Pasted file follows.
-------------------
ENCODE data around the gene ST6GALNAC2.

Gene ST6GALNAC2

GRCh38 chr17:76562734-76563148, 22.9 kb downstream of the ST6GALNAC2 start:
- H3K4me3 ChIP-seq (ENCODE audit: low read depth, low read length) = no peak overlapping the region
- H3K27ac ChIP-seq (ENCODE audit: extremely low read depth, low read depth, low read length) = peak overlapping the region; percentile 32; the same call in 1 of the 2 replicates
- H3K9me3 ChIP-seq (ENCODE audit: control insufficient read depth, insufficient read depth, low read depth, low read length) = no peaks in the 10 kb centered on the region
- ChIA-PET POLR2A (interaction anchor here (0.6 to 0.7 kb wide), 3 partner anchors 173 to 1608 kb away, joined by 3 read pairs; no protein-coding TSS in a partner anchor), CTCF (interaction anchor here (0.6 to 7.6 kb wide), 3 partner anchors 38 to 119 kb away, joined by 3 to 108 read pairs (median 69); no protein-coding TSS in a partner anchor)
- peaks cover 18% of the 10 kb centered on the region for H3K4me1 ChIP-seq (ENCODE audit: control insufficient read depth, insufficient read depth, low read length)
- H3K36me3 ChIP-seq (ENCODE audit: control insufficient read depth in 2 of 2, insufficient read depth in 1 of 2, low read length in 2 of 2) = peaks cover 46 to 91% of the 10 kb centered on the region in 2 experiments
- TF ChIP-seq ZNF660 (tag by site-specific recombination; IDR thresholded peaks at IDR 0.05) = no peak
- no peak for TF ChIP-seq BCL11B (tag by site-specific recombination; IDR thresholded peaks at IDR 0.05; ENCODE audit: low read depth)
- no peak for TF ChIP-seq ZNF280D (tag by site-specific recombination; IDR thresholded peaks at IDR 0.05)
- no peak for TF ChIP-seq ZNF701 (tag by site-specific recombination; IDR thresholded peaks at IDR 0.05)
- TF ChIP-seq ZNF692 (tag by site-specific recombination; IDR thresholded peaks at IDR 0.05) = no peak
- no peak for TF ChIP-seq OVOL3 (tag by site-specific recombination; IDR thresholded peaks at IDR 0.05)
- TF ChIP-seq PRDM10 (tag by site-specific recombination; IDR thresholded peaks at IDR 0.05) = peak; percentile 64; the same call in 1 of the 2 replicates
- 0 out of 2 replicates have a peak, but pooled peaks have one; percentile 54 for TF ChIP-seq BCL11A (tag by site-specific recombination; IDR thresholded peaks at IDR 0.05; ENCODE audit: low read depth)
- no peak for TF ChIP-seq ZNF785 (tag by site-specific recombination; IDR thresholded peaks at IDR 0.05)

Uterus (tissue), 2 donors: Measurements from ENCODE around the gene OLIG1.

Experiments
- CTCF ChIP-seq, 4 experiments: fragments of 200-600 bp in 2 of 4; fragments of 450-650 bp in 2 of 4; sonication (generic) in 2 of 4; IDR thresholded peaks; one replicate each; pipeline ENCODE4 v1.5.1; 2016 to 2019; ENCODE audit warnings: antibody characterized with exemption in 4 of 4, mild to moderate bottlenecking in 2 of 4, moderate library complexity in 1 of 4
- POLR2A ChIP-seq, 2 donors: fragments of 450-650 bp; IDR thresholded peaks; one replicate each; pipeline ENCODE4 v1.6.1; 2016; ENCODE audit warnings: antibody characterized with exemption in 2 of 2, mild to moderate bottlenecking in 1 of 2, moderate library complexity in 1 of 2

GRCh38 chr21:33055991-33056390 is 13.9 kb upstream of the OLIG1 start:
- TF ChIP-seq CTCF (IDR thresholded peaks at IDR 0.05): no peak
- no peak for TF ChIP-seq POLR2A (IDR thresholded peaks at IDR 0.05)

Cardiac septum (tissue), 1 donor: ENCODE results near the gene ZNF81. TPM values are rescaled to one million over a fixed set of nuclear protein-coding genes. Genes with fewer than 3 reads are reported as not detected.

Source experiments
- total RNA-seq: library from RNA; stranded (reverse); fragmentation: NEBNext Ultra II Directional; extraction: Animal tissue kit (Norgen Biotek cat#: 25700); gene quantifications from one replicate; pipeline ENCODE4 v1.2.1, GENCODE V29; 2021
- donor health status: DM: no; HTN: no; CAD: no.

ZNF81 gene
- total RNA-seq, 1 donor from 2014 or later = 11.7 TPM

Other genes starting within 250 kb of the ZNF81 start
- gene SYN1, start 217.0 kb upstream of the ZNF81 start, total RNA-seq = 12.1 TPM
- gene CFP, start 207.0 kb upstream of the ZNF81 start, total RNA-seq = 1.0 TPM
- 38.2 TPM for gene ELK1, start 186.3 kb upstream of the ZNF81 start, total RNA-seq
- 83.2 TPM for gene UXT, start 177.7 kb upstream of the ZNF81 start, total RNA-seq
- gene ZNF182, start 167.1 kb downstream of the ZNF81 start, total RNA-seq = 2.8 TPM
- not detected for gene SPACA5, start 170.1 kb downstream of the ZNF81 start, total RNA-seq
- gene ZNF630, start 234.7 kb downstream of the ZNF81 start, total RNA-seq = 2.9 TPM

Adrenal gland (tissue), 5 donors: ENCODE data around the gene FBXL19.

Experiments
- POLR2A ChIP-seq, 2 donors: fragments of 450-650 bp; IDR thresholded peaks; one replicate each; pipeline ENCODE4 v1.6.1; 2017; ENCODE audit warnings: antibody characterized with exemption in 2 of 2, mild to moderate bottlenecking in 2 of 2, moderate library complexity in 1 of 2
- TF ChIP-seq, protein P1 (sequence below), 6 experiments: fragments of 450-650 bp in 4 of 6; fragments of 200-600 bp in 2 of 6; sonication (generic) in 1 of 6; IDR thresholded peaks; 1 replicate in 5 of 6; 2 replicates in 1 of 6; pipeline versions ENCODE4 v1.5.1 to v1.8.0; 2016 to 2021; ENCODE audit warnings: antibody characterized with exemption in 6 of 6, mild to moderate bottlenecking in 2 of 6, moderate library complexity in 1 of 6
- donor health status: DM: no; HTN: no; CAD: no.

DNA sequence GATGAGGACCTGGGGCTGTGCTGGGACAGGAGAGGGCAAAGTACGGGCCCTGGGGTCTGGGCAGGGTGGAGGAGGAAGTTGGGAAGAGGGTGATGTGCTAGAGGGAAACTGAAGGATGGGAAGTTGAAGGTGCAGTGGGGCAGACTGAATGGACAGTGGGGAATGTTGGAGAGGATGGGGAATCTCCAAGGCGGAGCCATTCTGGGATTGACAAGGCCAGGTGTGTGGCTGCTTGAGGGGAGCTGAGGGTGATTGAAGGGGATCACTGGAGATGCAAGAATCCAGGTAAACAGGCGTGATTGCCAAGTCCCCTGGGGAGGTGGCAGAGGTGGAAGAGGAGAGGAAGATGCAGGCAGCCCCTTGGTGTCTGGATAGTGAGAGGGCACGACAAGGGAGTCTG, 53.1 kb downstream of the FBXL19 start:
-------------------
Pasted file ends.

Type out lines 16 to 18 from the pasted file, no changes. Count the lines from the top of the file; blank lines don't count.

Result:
- TF ChIP-seq PRDM10 (tag by site-specific recombination; IDR thresholded peaks at IDR 0.05) = peak; percentile 64; the same call in 1 of the 2 replicates
- 0 out of 2 replicates have a peak, but pooled peaks have one; percentile 54 for TF ChIP-seq BCL11A (tag by site-specific recombination; IDR thresholded peaks at IDR 0.05; ENCODE audit: low read depth)
- no peak for TF ChIP-seq ZNF785 (tag by site-specific recombination; IDR thresholded peaks at IDR 0.05)